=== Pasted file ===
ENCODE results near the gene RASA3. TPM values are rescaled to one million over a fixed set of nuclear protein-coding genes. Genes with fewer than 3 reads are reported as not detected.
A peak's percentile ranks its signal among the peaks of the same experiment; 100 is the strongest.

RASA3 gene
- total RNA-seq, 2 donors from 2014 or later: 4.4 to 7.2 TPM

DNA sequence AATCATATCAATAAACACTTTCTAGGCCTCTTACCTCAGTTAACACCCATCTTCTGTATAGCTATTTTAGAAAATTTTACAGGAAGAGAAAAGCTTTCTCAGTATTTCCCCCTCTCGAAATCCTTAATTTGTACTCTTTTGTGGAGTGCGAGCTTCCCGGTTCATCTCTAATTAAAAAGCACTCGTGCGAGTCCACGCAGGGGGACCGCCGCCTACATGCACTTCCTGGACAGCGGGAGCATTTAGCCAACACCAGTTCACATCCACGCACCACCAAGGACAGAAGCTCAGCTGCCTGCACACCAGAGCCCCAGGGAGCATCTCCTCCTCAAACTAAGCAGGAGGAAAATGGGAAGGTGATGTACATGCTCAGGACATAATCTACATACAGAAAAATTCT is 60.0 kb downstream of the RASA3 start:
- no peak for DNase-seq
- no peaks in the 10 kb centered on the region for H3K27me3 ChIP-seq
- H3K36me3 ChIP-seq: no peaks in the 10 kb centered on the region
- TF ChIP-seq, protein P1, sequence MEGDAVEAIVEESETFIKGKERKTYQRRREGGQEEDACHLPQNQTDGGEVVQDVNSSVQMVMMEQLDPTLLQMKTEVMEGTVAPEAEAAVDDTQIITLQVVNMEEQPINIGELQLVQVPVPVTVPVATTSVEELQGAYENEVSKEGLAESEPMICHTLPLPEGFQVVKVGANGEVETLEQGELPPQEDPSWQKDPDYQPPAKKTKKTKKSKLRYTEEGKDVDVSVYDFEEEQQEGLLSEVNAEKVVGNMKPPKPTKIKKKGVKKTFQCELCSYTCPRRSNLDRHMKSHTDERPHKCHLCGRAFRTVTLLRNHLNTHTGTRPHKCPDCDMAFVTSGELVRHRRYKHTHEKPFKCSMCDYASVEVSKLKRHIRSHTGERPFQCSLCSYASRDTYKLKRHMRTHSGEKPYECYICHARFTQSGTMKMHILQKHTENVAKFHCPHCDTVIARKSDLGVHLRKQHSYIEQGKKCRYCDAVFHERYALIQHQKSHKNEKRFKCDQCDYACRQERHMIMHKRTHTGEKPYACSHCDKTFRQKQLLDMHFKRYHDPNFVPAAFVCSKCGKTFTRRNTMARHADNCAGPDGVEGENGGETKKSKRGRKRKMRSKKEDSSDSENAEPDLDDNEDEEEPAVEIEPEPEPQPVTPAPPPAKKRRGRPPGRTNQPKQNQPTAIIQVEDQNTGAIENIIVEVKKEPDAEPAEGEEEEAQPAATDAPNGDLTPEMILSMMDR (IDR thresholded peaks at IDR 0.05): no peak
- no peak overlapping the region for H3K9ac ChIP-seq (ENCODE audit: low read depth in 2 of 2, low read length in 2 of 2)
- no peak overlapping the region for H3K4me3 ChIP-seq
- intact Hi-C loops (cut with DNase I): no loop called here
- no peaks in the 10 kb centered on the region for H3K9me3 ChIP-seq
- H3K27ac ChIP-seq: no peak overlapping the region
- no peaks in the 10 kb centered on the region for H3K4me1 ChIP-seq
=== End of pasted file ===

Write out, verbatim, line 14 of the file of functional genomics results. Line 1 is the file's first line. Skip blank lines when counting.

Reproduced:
- H3K27ac ChIP-seq: no peak overlapping the region